with uterine cancer.

      "I was a healthy person and worked two jobs when I lived in Monterey,
      but now I'm permanently disabled.I have to take seven pills and sleep
      with a breathing machine, but the doctors say they don't know why.I
      really want something to be done because our people are getting sick
      and we don't know why.We have to find out for the children," Ms.
      Paopao said.

      Chris Carpenter, who had worked to clean up the toxic site under a
      sub-contractor hired by Lennar, alerted Student Minister Christopher
      Muhammad of Muhammad Mosque No. 26 and MUI of the potential health
      hazards to the children, whom he noticed remained playing outside
      after dust conditions caused work crew shutdowns.

      "I wanted to do the right thing as far as expose the company of their
      wrongdoings.What I've learned from this is that no one cares about our
      community.They were exposing us to asbestos without any warning, and
      they didn't care," Mr. Carpenter told The Final Call.

      As Mr. Muhammad began investigating, he found that the health threat,
      kept a secret by the developer, also reached into the community, and
      he, the Muslims and a handful of environmental activists, including
      Francisco Da Costa, president of the Environmental Justice Advocacy,
      and Alicia Schwartz of People Organized To Win Employment Rights
      (P.O.WE.R.), began its campaign to stop Lennar. Mr. Muhammad led the
      believers of Mosque No. 26 on a door-to-door campaign, with the
      community telling residents about potential dangers and they united in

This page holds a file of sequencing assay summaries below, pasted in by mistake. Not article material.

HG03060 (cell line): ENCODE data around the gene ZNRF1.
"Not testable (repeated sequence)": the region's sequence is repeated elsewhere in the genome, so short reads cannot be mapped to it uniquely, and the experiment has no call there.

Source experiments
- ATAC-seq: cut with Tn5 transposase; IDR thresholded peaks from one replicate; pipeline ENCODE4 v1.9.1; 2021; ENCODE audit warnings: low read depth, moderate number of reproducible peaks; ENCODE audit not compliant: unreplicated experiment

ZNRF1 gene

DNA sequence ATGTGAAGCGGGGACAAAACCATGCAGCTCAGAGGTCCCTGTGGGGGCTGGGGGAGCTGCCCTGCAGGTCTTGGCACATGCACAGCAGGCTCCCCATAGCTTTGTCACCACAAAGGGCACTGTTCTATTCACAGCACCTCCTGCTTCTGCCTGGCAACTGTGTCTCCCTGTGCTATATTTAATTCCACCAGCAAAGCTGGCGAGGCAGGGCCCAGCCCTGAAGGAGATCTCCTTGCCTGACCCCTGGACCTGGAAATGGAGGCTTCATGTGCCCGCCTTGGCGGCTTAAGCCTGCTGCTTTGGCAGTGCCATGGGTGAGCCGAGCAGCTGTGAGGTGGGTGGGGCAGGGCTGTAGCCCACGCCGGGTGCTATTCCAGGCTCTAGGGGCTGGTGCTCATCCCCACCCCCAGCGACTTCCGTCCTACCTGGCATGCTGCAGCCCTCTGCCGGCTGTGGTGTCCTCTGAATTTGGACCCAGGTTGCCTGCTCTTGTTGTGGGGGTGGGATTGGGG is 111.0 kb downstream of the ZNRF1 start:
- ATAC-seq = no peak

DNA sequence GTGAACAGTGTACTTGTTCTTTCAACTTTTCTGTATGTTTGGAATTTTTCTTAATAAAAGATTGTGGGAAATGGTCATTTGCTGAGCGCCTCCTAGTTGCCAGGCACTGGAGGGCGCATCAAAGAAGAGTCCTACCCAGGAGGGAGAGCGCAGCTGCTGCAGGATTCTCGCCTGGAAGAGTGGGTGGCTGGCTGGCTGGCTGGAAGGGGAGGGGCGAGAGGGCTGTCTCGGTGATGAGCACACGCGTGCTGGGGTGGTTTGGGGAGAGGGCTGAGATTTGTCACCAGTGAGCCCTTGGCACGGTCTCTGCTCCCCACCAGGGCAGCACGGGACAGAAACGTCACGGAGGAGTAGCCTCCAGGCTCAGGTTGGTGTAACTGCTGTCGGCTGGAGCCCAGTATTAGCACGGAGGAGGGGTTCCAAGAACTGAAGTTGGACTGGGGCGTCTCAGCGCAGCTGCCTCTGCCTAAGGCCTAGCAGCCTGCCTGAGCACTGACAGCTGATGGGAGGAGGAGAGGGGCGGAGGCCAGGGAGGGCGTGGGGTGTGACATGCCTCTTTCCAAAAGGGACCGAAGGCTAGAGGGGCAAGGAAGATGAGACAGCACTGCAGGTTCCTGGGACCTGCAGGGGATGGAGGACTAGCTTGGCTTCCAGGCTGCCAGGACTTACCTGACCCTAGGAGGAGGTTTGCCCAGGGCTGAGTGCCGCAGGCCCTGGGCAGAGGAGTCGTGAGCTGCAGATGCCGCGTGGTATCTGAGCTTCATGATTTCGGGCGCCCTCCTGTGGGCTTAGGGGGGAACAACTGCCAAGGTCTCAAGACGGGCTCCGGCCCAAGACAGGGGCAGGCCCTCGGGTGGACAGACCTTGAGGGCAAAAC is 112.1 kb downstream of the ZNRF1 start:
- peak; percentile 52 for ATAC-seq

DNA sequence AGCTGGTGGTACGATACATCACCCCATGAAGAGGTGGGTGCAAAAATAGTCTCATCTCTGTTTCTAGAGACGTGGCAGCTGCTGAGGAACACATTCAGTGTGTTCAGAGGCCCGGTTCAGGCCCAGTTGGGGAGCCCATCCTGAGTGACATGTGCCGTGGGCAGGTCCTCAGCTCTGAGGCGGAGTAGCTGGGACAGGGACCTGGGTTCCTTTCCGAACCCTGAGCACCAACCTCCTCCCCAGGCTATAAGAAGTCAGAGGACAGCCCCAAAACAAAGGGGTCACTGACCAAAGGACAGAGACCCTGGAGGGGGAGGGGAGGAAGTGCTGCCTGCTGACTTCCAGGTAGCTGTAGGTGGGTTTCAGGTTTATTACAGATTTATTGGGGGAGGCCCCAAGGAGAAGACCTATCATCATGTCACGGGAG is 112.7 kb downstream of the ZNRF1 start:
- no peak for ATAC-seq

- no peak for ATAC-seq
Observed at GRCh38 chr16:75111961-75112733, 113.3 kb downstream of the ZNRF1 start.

efforts to protect residents of the predominantly Black community. In
      weekly town hall meetings, which have been going on for nearly a year,
      the coalition plots strategy, hears resident concerns and gives out
      information. The Jan. 17 town hall meeting at Grace Tabernacle Church
      under the leadership of Bishop Ernest Jackson was packed.

      "You know what, why does Minister Muhammad still have his kids up
      there?" Mayor Gavin Newsom asked, according to the San Francisco
      Sentinel. "He was given an opportunity to move his kids," he added.

      But Mr. Muhammad said that all children of Bay View Hunters Point have
      the right to breathe clean air. "This is not just about the children
      who attend the MUI. If we pulled our school of the area, who would
      advocate for our people and warn them about what they've been exposed
      to and organize to fight for them? What Mayor Newsom, Lennar and its
      surrogates wanted me to do was leave the community exposed, and they
      hoped that this whole issue of their poisoning our babies and
      community would go with me," Mr. Muhammad stated.

      "This movement that's happening in this community will give birth to a